Q&A with David Ward-Nanney, author of Powder Dreams
Tell us about your new novel, Powder Dreams.
It is a novel about one man’s inability to reconcile his inner ski bum with impending adulthood. His first attempt at the reconciliation does not go well. It combines several of my favorite things: skiing, Jungian psychology, the financial markets and youthful sybaritism.
What exactly is Jungian psychology, and what got you interested in it?
The process of analytical psychology (the trade name of Jungian psychology) first came to my attention in 1987 when I was reading Robertson Davies’ The Manticore. I have had an on and off relationship with it ever since. I became serious about the Jungian approach in 2003 after an extended depression the year before. I subsequently spent almost three full years with an excellent analyst.
The therapeutic approach really boils down to understanding the forces that are making demands on you and learning to make peace with the ugly side of yourself, and pay more attention to your essential self. Cool rationality gets you barely off the starting line in the process. You have to draw on your whole person to make it work.
Are you a Jungian analyst?
No, but I have all the respect for those who have put in the considerable effort to become qualified analysts.
Does every dream have some sort of meaning?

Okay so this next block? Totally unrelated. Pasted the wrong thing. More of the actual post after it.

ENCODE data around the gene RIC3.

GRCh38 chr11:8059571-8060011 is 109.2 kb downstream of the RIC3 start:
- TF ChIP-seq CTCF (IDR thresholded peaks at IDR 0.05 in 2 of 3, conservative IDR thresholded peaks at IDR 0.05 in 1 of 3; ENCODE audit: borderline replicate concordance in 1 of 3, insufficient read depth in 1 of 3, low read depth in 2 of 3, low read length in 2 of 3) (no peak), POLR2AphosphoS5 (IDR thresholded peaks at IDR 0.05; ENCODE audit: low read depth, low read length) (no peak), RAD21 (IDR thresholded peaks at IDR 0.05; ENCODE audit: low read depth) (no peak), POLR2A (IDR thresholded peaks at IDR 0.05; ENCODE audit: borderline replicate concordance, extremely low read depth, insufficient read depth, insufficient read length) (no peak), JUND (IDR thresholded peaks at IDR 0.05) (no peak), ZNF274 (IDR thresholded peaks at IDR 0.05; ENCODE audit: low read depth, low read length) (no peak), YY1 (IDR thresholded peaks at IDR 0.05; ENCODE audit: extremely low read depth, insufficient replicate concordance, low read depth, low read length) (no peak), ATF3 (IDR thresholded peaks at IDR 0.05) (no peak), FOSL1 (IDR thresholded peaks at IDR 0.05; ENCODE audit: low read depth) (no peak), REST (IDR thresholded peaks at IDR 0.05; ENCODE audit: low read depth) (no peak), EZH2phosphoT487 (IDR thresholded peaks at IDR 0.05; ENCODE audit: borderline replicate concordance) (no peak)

Absolutely, but whether we have time, energy and patience to pursue that meaning is a whole different matter. A carefully understood dream is like an electric shock and helps us steer an even course in our lives. The dream-like state of the artist is the same thing. A well-painted picture does the same thing.
How can the average person interpret his or her own dreams?
The first step is to honestly ask yourself how you feel about a dream. If you are wrong, very often a follow-up dream will point this out or you will otherwise rebel against your own interpretation. The one certainty is that over a very long period, certain trends will emerge in your dream analysis. The gold is in these trends. And when the gold has been mined enough, the trends will change and you’ll be presented with a new vein to mine. Dream analysis is not for everyone, but for those who pursue it, the answers will find you.
What themes do you explore in your literary fiction?
My first novel, Obedience, follows three generations of Southern women as they deal with money and power on a grand scale. A friend of mine pointed out that of course women loved the book because I gave them everything they could want. The reality of the story is that even though they had everything they wanted, they still could not escape morality and ancestral containment, not without tremendous persistence and luck, if you believe in luck.
Powder Dreams by chance explores the difficulties of being a man when society does not expect you to grow up anytime soon (why would it, if you’re likely to live 90 years), of balancing man’s sensitivity with the expectation of being tough as hell, and finally of how women’s liberation (which I love) has made all of this so much more difficult.